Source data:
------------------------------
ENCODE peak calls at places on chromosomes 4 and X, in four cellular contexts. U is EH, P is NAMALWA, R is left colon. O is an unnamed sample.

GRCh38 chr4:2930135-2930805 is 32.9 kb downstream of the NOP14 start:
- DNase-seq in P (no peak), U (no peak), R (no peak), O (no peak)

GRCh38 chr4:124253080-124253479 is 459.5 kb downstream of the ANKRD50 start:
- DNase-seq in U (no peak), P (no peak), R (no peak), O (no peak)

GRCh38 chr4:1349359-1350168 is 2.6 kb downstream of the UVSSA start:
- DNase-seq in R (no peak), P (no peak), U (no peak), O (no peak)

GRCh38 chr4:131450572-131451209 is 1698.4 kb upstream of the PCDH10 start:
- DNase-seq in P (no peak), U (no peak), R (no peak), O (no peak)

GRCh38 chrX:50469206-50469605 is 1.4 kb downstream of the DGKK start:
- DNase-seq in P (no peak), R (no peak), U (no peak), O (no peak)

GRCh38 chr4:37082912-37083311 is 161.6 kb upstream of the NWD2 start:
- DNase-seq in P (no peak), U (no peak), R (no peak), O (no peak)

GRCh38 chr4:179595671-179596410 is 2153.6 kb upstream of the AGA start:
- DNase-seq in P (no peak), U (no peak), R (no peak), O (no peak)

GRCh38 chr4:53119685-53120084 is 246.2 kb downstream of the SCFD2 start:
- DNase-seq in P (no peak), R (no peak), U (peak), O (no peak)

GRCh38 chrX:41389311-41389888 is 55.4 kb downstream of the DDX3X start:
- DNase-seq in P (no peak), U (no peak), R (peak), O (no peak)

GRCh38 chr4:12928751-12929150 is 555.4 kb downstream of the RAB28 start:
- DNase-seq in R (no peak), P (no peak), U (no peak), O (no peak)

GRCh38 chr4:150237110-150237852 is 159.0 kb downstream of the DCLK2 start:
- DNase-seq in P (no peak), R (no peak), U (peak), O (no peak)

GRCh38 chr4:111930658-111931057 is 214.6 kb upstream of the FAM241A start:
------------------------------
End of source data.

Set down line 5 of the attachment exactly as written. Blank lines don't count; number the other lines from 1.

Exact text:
- DNase-seq in U (no peak), P (no peak), R (no peak), O (no peak)